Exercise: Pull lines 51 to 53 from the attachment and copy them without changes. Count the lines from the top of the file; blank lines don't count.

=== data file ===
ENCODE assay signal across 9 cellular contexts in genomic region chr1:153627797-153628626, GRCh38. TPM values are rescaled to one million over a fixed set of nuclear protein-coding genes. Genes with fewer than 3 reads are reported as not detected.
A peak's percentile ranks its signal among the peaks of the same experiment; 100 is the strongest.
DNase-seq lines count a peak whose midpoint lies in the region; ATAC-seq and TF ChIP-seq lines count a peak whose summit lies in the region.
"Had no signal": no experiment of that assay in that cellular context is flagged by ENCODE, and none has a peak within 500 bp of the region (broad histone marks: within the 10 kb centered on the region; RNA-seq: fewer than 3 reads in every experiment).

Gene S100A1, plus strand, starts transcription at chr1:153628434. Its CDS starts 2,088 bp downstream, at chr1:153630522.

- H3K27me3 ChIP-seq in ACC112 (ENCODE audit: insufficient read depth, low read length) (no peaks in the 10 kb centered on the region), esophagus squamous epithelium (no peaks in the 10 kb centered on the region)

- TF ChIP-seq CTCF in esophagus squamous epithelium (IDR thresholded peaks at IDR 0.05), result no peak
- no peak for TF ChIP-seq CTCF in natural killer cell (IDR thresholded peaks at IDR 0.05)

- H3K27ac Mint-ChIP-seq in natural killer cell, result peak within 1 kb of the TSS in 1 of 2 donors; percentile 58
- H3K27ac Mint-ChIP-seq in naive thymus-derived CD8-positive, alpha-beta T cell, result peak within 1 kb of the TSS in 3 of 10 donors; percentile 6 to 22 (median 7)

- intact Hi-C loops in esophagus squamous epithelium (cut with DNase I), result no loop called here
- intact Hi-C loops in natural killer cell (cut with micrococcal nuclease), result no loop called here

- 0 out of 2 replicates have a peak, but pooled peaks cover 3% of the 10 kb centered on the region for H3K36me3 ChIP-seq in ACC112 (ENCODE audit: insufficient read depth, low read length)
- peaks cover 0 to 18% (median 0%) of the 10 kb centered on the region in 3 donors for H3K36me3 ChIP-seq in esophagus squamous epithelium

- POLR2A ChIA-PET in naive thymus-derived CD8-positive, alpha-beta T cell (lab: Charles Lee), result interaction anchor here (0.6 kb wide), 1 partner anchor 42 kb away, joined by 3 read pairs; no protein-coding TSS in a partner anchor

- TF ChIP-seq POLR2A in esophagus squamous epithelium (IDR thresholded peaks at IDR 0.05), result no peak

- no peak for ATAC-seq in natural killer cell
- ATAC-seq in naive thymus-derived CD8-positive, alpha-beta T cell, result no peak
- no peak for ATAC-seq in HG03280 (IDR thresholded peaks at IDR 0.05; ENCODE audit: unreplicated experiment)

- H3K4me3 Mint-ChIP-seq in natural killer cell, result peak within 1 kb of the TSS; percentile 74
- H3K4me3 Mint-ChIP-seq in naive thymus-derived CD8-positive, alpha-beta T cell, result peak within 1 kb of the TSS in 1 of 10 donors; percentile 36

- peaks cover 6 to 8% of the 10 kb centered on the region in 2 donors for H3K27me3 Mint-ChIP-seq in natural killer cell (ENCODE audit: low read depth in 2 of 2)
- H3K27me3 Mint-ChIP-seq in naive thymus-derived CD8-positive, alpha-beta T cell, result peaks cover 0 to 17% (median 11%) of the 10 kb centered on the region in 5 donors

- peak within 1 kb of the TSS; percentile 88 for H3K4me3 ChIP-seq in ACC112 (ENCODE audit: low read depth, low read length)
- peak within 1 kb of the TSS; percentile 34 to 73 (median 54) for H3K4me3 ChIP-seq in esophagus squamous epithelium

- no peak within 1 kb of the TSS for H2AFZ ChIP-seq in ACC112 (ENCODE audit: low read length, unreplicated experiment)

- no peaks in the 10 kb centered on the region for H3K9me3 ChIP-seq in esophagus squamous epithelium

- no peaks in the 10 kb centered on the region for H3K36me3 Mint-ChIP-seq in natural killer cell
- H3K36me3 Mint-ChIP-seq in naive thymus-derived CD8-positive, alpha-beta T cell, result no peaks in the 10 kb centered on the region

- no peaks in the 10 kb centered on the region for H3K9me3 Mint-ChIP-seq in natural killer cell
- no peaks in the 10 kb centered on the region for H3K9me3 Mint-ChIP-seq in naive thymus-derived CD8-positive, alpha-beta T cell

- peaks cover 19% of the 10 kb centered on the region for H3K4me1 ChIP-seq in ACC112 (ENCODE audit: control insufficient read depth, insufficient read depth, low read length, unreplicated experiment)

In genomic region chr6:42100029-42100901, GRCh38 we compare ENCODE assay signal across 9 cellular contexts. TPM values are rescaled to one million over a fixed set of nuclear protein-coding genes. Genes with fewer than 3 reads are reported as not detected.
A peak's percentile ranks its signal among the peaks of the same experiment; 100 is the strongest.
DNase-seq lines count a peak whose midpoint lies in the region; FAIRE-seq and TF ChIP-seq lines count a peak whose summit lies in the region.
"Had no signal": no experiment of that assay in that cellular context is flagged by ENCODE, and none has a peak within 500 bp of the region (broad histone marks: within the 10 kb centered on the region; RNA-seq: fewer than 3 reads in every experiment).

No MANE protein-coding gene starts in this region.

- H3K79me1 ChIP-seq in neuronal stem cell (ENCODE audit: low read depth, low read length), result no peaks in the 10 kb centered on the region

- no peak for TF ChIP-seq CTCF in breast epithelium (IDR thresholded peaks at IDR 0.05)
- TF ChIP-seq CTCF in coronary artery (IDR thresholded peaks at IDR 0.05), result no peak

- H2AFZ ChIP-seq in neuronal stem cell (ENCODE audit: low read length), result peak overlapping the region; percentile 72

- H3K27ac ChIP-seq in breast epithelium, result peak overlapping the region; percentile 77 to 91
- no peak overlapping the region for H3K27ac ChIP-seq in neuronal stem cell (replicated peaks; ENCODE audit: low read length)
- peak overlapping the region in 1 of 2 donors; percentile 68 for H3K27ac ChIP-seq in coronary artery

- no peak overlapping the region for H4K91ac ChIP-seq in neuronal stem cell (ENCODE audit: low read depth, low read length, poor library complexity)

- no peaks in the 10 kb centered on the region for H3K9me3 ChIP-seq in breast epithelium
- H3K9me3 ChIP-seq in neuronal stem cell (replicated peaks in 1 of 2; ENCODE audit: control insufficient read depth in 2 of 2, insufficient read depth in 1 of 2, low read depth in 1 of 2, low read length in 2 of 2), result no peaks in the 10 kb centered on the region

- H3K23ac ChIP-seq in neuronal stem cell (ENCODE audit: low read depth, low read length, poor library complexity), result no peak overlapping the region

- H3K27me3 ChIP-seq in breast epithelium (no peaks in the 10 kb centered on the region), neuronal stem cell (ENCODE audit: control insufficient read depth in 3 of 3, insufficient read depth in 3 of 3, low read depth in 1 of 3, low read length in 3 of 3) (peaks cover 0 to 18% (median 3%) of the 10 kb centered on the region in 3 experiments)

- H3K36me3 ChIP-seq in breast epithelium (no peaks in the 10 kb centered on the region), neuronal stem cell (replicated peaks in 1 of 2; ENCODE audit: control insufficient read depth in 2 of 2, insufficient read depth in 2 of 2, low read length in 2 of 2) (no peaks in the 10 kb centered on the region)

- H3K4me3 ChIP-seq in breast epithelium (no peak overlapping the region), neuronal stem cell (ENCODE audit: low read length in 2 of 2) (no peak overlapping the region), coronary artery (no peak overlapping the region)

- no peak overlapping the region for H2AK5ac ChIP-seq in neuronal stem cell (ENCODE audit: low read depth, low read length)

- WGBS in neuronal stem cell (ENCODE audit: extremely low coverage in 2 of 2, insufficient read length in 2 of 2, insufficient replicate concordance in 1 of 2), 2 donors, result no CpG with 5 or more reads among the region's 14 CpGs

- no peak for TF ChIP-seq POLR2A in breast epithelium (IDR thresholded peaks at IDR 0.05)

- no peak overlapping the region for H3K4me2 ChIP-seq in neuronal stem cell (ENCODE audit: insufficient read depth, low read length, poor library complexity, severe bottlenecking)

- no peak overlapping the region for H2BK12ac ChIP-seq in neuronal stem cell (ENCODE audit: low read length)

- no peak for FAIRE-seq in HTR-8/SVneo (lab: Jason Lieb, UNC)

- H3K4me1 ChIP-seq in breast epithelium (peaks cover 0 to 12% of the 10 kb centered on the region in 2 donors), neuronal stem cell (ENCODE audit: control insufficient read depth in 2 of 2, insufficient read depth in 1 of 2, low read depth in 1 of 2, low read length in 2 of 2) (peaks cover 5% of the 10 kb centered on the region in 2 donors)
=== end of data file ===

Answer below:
- H3K4me3 ChIP-seq in breast epithelium (no peak overlapping the region), neuronal stem cell (ENCODE audit: low read length in 2 of 2) (no peak overlapping the region), coronary artery (no peak overlapping the region)

- no peak overlapping the region for H2AK5ac ChIP-seq in neuronal stem cell (ENCODE audit: low read depth, low read length)

- WGBS in neuronal stem cell (ENCODE audit: extremely low coverage in 2 of 2, insufficient read length in 2 of 2, insufficient replicate concordance in 1 of 2), 2 donors, result no CpG with 5 or more reads among the region's 14 CpGs